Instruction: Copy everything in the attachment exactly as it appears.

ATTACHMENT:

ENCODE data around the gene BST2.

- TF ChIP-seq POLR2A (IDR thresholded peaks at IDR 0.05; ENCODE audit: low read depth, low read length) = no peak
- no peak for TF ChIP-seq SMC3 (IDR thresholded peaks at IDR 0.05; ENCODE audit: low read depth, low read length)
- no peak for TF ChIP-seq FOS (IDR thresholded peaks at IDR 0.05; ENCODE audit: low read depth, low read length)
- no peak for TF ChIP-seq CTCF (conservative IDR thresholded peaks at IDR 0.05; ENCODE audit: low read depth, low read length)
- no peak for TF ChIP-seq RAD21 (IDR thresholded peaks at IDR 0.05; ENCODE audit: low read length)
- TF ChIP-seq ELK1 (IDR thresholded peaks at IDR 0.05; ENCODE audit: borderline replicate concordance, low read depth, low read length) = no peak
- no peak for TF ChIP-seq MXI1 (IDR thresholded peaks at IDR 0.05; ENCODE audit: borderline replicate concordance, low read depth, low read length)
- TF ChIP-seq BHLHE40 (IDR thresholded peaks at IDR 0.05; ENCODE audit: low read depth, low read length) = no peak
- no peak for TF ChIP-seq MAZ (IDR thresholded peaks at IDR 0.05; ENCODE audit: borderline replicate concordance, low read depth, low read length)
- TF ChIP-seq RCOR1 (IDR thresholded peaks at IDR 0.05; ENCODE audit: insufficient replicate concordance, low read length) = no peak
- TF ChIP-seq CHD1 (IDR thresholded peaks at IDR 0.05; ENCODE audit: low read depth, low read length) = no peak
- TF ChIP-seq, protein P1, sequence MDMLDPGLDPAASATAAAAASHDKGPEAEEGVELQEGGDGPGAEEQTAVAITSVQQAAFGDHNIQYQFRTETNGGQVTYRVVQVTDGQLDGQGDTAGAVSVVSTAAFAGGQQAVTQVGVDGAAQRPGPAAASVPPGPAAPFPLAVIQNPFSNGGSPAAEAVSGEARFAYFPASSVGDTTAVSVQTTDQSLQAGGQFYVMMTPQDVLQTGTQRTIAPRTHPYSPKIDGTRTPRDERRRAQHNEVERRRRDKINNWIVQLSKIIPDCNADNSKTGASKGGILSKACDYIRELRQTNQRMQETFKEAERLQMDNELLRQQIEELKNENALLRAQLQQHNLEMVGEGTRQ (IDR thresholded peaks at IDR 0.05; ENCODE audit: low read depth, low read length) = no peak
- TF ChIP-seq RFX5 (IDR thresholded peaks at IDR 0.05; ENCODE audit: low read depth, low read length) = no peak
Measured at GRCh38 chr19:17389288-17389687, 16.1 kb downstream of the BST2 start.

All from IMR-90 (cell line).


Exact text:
ENCODE data around the gene BST2.

- TF ChIP-seq POLR2A (IDR thresholded peaks at IDR 0.05; ENCODE audit: low read depth, low read length) = no peak
- no peak for TF ChIP-seq SMC3 (IDR thresholded peaks at IDR 0.05; ENCODE audit: low read depth, low read length)
- no peak for TF ChIP-seq FOS (IDR thresholded peaks at IDR 0.05; ENCODE audit: low read depth, low read length)
- no peak for TF ChIP-seq CTCF (conservative IDR thresholded peaks at IDR 0.05; ENCODE audit: low read depth, low read length)
- no peak for TF ChIP-seq RAD21 (IDR thresholded peaks at IDR 0.05; ENCODE audit: low read length)
- TF ChIP-seq ELK1 (IDR thresholded peaks at IDR 0.05; ENCODE audit: borderline replicate concordance, low read depth, low read length) = no peak
- no peak for TF ChIP-seq MXI1 (IDR thresholded peaks at IDR 0.05; ENCODE audit: borderline replicate concordance, low read depth, low read length)
- TF ChIP-seq BHLHE40 (IDR thresholded peaks at IDR 0.05; ENCODE audit: low read depth, low read length) = no peak
- no peak for TF ChIP-seq MAZ (IDR thresholded peaks at IDR 0.05; ENCODE audit: borderline replicate concordance, low read depth, low read length)
- TF ChIP-seq RCOR1 (IDR thresholded peaks at IDR 0.05; ENCODE audit: insufficient replicate concordance, low read length) = no peak
- TF ChIP-seq CHD1 (IDR thresholded peaks at IDR 0.05; ENCODE audit: low read depth, low read length) = no peak
- TF ChIP-seq, protein P1, sequence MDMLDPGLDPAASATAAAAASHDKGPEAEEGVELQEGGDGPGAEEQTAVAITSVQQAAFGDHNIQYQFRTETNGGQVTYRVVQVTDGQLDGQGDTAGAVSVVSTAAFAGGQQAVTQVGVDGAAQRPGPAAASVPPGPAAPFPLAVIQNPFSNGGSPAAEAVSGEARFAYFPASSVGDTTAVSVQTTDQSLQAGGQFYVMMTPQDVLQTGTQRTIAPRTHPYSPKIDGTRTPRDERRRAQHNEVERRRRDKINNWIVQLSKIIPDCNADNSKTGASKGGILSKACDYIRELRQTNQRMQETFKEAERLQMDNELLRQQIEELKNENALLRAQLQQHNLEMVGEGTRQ (IDR thresholded peaks at IDR 0.05; ENCODE audit: low read depth, low read length) = no peak
- TF ChIP-seq RFX5 (IDR thresholded peaks at IDR 0.05; ENCODE audit: low read depth, low read length) = no peak
Measured at GRCh38 chr19:17389288-17389687, 16.1 kb downstream of the BST2 start.

All from IMR-90 (cell line).